The opinions expressed are those of the Fund’s manager and are not meant as investment advice or to predict or project the future performance of any investment product. The opinions are current through Sept. 30, 2020, are subject to change at any time based on market and other current conditions, and no forecasts can be guaranteed. This commentary is being provided as a general source of information and is not intended as a recommendation to purchase, sell, or hold any specific security or to engage in any investment strategy. Investment decisions should always be made based on an investor’s specific objectives, financial needs, risk tolerance and time horizon. Past performance is not a guarantee of future results.

Top 10 holdings (%) as of 09/30/2020: Microsoft Corp. 7.6, Apple, Inc. 5.4, Amazon.com, Inc. 4.7, Union Pacific Corp. 2.9, Mastercard, Inc. 2.7, NextEra Energy, Inc. 2.6, Facebook, Inc. 2.6, Zimmer Biomet Holdings, Inc. 2.5, Alphabet, Inc. 2.5 and Danaher Corp. 2.4.

The S&P 500 Index is a float-adjusted market capitalization weighted index that measures the large-capitalization U.S. equity market. It is not possible to invest directly in an index.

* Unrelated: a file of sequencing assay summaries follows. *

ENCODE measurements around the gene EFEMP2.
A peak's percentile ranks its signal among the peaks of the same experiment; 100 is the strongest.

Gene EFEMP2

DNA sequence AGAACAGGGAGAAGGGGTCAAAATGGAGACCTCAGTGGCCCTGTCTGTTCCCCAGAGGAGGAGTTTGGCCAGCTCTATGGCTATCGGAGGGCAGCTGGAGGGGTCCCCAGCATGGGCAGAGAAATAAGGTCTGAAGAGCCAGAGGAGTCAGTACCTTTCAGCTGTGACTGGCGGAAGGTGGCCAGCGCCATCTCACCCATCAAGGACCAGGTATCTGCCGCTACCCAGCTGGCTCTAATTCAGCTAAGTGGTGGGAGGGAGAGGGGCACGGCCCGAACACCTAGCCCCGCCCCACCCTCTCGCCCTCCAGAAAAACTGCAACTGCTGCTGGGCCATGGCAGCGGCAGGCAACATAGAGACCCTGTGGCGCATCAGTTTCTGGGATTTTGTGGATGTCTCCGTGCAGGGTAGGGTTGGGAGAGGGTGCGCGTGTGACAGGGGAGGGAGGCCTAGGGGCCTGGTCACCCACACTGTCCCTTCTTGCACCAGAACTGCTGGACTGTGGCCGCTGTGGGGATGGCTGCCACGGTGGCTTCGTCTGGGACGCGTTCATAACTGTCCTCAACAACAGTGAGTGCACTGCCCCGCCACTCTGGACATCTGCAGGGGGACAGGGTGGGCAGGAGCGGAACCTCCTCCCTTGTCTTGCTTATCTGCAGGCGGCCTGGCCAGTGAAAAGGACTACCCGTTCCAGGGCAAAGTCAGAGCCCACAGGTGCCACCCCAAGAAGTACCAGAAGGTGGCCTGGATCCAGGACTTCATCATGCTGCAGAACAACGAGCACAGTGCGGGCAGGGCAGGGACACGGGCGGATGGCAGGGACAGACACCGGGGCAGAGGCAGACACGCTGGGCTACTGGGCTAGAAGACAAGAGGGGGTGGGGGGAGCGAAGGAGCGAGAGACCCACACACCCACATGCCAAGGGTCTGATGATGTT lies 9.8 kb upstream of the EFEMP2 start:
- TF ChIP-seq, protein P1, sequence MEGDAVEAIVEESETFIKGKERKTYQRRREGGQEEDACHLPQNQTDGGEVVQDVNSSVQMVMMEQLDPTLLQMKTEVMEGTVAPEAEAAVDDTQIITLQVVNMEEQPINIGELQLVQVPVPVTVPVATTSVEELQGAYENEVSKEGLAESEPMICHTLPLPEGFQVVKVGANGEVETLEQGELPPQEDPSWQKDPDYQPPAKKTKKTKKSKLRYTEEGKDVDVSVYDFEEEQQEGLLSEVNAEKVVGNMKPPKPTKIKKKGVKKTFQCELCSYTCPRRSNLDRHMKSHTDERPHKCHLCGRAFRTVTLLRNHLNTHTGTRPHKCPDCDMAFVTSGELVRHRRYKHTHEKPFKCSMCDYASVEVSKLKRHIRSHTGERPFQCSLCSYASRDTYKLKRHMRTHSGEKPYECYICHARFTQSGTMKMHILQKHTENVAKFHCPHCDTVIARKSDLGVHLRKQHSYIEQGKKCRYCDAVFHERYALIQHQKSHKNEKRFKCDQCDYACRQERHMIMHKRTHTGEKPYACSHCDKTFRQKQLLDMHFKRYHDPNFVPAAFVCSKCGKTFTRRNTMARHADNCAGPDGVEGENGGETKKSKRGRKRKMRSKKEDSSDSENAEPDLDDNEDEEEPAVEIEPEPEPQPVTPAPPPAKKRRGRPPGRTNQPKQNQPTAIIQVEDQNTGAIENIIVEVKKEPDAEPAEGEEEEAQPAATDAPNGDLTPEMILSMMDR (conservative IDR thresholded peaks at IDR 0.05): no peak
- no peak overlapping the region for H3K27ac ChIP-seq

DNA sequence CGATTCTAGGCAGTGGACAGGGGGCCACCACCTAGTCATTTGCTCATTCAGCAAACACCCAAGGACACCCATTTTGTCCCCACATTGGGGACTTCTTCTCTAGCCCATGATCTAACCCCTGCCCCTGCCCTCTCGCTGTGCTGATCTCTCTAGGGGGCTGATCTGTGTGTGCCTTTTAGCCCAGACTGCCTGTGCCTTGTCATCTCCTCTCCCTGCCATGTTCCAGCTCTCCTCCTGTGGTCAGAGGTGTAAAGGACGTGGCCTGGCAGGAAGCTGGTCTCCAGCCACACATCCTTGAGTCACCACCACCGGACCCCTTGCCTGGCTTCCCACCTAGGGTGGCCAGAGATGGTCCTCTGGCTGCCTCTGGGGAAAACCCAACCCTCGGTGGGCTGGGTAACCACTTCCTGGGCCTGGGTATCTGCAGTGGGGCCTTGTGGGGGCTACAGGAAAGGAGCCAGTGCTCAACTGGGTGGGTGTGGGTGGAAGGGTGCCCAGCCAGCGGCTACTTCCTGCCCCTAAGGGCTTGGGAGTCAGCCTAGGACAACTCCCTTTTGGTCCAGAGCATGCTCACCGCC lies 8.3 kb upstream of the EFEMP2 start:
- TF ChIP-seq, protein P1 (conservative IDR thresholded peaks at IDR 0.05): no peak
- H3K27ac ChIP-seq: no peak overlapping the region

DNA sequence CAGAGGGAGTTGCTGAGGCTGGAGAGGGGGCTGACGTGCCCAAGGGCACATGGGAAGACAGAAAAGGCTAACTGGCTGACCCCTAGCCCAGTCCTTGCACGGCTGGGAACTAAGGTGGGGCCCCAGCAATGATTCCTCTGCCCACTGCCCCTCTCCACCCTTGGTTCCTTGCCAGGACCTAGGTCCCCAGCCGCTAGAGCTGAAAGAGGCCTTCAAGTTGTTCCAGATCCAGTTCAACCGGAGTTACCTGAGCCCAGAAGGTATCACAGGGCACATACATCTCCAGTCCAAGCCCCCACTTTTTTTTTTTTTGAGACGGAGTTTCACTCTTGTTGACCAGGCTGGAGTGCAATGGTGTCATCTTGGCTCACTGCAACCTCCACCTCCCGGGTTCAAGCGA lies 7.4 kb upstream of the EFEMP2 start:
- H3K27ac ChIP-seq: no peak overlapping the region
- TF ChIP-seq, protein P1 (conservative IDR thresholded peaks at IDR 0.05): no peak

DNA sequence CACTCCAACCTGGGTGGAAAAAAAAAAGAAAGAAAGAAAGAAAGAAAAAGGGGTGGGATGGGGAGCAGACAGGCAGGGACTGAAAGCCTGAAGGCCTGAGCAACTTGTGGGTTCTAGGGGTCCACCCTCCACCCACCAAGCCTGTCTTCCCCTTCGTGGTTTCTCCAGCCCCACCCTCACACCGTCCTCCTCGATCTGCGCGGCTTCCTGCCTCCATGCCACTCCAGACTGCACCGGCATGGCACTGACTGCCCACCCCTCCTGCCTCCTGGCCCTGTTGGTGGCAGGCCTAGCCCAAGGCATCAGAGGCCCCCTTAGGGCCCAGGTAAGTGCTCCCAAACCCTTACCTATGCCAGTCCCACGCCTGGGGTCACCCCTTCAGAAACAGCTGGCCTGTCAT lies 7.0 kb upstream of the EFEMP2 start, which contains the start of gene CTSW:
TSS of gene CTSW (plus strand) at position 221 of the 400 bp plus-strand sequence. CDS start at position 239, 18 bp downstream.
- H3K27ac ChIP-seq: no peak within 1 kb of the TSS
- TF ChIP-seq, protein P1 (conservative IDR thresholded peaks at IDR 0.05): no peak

All information is based on Class I shares.

The impact of COVID-19, and other infectious illness outbreaks that may arise in the future, could adversely affect the economies of many nations or the entire global economy, individual issuers and capital markets in ways that cannot necessarily be foreseen. In addition, the impact of infectious illnesses in emerging market countries may be greater due to generally less established healthcare systems. Public health crises caused by the COVID-19 outbreak may exacerbate other pre-existing political, social and economic risks in certain countries or globally. The duration of the COVID-19 outbreak and its effects cannot be determined with certainty.

Risk factors: The value of the Fund’s shares will change, and you could lose money on your investment. Because the Fund is generally invested in a small number of stocks, the performance of any one security held by the Fund will have a greater impact than if the Fund were invested in a larger number of securities. Although larger companies tend to be less volatile than companies with smaller market capitalizations, returns on investments in securities of large capitalization companies could trail the returns on investments in securities of smaller companies. An investment in the Fund is not a bank deposit and is not insured or guaranteed by the Federal Deposit Insurance Corporation or any other government agency. These and other risks are more fully described in the Fund’s prospectus. Not all funds or fund classes may be offered at all broker/dealers.